The only option — short of war — is to lean heavily on China so that it forces North Korea to halt both its nuclear and missile programmes. But is China sincere in applying such pressure? If China stops supply of POL, will the North Korean leadership succumb? The North Korean response would be unpredictable, but China is too big and strong to be bullied by North Korea.

The lukewarm attempts by China to pressure North Korea reveal a clever practice of the art of deception by the Chinese leadership. The wayward behaviour of successive North Korean leaders and US paranoia has given considerable leverage to China in its strategic competition with the US. In dealing with the US, the Chinese have taken a leaf from their “all-weather friend” Pakistan. Pakistan leadership has successfully duped successive US administrations reneging on their solemn promises to take action against Taliban and Al Qaeda. The Chinese are likely to follow the same path — make empty promises to President Trump and keep Mr Kim on a leash, but not tight enough to throttle his nuclear ambitions.

In a press conference with newly-elected South Korean President on June 30, President Trump warned that years of “strategic patience” with North Korea had failed and it was now time for a “determined response”.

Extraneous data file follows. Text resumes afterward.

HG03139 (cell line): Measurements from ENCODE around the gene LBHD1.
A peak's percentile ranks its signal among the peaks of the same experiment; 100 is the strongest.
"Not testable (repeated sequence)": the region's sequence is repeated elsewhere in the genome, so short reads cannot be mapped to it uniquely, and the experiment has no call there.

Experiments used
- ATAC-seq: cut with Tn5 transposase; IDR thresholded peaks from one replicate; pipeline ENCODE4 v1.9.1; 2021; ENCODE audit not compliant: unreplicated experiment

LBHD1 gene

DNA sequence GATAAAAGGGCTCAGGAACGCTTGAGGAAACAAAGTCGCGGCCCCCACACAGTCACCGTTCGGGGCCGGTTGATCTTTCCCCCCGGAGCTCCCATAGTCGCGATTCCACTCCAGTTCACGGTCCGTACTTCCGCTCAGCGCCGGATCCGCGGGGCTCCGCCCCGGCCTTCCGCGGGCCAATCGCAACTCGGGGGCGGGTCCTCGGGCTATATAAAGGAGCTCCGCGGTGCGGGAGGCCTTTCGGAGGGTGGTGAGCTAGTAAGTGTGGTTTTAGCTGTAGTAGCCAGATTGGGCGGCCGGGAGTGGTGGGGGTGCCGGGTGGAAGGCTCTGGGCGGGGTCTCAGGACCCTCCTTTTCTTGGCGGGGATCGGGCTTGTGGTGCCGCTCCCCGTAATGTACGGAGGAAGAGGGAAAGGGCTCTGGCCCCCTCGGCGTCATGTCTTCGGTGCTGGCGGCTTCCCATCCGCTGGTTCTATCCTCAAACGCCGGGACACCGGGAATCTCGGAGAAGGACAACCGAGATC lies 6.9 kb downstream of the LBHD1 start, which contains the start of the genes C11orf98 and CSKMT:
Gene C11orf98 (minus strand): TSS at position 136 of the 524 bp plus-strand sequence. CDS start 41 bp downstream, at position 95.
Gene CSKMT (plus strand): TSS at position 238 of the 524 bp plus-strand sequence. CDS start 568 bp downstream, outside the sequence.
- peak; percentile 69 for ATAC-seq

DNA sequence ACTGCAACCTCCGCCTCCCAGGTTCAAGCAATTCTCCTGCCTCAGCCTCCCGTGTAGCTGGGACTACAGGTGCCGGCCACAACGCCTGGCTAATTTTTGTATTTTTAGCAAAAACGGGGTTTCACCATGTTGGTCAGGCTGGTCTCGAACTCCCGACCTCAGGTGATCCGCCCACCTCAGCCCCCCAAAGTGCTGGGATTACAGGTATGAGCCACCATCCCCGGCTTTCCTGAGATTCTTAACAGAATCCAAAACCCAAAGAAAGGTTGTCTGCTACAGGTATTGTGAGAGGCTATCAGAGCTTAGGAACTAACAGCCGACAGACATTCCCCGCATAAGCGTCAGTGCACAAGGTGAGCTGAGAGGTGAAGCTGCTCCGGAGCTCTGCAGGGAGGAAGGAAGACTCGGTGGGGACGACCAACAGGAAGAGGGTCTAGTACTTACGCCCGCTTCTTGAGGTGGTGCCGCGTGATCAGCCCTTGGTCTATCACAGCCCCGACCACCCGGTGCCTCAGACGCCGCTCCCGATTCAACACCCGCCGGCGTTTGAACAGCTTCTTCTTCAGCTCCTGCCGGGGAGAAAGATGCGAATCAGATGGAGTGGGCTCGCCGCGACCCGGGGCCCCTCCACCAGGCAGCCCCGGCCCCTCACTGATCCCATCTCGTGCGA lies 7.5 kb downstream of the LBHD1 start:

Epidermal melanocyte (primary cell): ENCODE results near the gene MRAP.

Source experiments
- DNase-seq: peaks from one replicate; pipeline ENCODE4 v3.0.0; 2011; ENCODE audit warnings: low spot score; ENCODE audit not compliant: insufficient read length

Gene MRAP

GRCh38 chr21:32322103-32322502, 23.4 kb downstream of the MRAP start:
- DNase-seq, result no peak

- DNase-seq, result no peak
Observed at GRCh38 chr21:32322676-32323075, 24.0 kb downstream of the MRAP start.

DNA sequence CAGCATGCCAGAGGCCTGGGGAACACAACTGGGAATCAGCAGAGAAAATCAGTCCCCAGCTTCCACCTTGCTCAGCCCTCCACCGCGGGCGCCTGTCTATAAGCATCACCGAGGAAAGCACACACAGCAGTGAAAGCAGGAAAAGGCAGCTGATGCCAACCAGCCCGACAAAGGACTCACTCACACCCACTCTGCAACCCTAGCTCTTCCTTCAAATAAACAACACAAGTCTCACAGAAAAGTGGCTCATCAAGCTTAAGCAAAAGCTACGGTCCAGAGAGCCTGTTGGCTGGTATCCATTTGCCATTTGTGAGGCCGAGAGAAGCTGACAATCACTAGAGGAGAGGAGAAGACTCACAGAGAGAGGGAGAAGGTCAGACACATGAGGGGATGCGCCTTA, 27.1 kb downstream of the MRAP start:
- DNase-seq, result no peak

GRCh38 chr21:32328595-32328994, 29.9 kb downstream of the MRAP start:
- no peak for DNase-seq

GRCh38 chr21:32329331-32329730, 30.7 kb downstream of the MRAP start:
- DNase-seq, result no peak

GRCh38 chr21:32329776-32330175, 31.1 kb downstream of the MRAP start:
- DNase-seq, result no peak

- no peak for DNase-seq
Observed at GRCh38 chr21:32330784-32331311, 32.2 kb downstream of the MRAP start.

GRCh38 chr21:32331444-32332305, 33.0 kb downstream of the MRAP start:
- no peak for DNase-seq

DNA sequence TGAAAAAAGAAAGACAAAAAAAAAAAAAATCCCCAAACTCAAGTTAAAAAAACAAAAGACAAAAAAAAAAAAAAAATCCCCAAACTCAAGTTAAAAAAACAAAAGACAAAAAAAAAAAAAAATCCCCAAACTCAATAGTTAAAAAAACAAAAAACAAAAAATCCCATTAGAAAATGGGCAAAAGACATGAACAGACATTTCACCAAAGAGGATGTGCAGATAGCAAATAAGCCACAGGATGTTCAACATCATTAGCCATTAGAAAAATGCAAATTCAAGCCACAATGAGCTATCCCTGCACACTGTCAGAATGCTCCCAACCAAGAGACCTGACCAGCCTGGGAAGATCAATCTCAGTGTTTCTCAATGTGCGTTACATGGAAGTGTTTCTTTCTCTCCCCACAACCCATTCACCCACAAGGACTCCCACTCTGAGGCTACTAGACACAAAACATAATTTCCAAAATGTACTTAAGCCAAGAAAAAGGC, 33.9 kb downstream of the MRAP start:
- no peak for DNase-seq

Any armed action against North Korea would inevitably result in horrific destruction of life and property of the steadfast US ally, South Korea. This is certainly to be avoided. The only viable option available to President Trump is to call China’s bluff and apply economic pressure on China through restrictions on Chinese exports to the US. China would certainly understand as it is giving the same treatment to South Korea to punish that hapless country for their exercise of sovereign right by installing the US-sponsored anti-missile system THAAD.

On June 20, Mr Trump had expressed his impatience and tweeted that “While I greatly appreciate the efforts of the President Xi and China to help with North Korea, it has not worked out.”

The US media reported end June that President Trump was growing increasingly frustrated with China over its inaction on North Korea and was considering possible trade actions against Beijing, including tariffs on steel imports. On June 29, the US slapped sanctions on a Chinese bank, a Chinese company and two Chinese individuals for their ties in North Korea. In a swift response, Chinese spokesman warned the US to “stop wrongful actions” to avoid harming cooperation between the two nations.

It is time China is held accountable for the misdeeds of at least one of its close rogue allies for threatening international peace and stability — both regionally and globally.

The writer has served as India’s ambassador to Uzbekistan and South Korea

Tags: donald trump, shinzo abe, dprks weapons